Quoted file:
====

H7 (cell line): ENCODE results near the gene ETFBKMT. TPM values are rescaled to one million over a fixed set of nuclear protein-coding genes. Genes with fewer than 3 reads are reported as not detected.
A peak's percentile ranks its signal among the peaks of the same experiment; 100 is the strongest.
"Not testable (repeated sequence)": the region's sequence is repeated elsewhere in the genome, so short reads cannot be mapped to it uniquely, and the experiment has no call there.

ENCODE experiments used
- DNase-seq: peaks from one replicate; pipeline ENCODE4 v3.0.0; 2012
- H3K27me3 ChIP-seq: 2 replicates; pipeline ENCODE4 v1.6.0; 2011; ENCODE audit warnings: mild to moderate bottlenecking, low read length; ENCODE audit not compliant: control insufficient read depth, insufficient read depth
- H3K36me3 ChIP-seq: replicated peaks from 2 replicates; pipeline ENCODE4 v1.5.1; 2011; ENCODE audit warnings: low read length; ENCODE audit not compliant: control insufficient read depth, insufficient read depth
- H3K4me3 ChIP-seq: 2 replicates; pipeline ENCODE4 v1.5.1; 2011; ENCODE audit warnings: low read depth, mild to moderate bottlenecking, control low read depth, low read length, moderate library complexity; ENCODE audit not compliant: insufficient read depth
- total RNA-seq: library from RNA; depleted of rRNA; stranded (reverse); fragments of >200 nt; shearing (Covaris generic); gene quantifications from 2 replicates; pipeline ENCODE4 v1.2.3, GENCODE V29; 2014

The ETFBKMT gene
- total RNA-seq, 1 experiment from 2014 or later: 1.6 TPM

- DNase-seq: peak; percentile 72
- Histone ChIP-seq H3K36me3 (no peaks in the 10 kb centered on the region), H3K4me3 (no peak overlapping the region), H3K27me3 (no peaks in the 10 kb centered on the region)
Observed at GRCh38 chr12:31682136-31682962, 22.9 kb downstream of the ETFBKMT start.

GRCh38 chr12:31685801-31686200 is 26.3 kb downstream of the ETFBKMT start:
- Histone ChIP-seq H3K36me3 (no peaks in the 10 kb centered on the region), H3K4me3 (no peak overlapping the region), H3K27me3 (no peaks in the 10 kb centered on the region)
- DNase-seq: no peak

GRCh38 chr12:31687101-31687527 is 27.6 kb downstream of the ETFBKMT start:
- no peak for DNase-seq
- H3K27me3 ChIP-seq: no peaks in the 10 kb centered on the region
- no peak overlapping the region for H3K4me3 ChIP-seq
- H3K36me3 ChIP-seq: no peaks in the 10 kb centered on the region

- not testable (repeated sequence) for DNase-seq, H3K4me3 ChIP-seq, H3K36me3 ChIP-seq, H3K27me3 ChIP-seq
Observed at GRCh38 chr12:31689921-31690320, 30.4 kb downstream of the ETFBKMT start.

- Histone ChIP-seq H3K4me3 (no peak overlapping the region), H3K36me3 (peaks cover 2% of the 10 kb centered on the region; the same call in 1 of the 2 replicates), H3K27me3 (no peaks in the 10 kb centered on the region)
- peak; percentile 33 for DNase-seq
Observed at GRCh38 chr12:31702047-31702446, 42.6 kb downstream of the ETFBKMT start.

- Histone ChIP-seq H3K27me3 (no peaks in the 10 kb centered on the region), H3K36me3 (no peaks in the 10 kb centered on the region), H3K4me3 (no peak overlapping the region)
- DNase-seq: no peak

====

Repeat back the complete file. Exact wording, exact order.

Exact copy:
H7 (cell line): ENCODE results near the gene ETFBKMT. TPM values are rescaled to one million over a fixed set of nuclear protein-coding genes. Genes with fewer than 3 reads are reported as not detected.
A peak's percentile ranks its signal among the peaks of the same experiment; 100 is the strongest.
"Not testable (repeated sequence)": the region's sequence is repeated elsewhere in the genome, so short reads cannot be mapped to it uniquely, and the experiment has no call there.

ENCODE experiments used
- DNase-seq: peaks from one replicate; pipeline ENCODE4 v3.0.0; 2012
- H3K27me3 ChIP-seq: 2 replicates; pipeline ENCODE4 v1.6.0; 2011; ENCODE audit warnings: mild to moderate bottlenecking, low read length; ENCODE audit not compliant: control insufficient read depth, insufficient read depth
- H3K36me3 ChIP-seq: replicated peaks from 2 replicates; pipeline ENCODE4 v1.5.1; 2011; ENCODE audit warnings: low read length; ENCODE audit not compliant: control insufficient read depth, insufficient read depth
- H3K4me3 ChIP-seq: 2 replicates; pipeline ENCODE4 v1.5.1; 2011; ENCODE audit warnings: low read depth, mild to moderate bottlenecking, control low read depth, low read length, moderate library complexity; ENCODE audit not compliant: insufficient read depth
- total RNA-seq: library from RNA; depleted of rRNA; stranded (reverse); fragments of >200 nt; shearing (Covaris generic); gene quantifications from 2 replicates; pipeline ENCODE4 v1.2.3, GENCODE V29; 2014

The ETFBKMT gene
- total RNA-seq, 1 experiment from 2014 or later: 1.6 TPM

- DNase-seq: peak; percentile 72
- Histone ChIP-seq H3K36me3 (no peaks in the 10 kb centered on the region), H3K4me3 (no peak overlapping the region), H3K27me3 (no peaks in the 10 kb centered on the region)
Observed at GRCh38 chr12:31682136-31682962, 22.9 kb downstream of the ETFBKMT start.

GRCh38 chr12:31685801-31686200 is 26.3 kb downstream of the ETFBKMT start:
- Histone ChIP-seq H3K36me3 (no peaks in the 10 kb centered on the region), H3K4me3 (no peak overlapping the region), H3K27me3 (no peaks in the 10 kb centered on the region)
- DNase-seq: no peak

GRCh38 chr12:31687101-31687527 is 27.6 kb downstream of the ETFBKMT start:
- no peak for DNase-seq
- H3K27me3 ChIP-seq: no peaks in the 10 kb centered on the region
- no peak overlapping the region for H3K4me3 ChIP-seq
- H3K36me3 ChIP-seq: no peaks in the 10 kb centered on the region

- not testable (repeated sequence) for DNase-seq, H3K4me3 ChIP-seq, H3K36me3 ChIP-seq, H3K27me3 ChIP-seq
Observed at GRCh38 chr12:31689921-31690320, 30.4 kb downstream of the ETFBKMT start.

- Histone ChIP-seq H3K4me3 (no peak overlapping the region), H3K36me3 (peaks cover 2% of the 10 kb centered on the region; the same call in 1 of the 2 replicates), H3K27me3 (no peaks in the 10 kb centered on the region)
- peak; percentile 33 for DNase-seq
Observed at GRCh38 chr12:31702047-31702446, 42.6 kb downstream of the ETFBKMT start.

- Histone ChIP-seq H3K27me3 (no peaks in the 10 kb centered on the region), H3K36me3 (no peaks in the 10 kb centered on the region), H3K4me3 (no peak overlapping the region)
- DNase-seq: no peak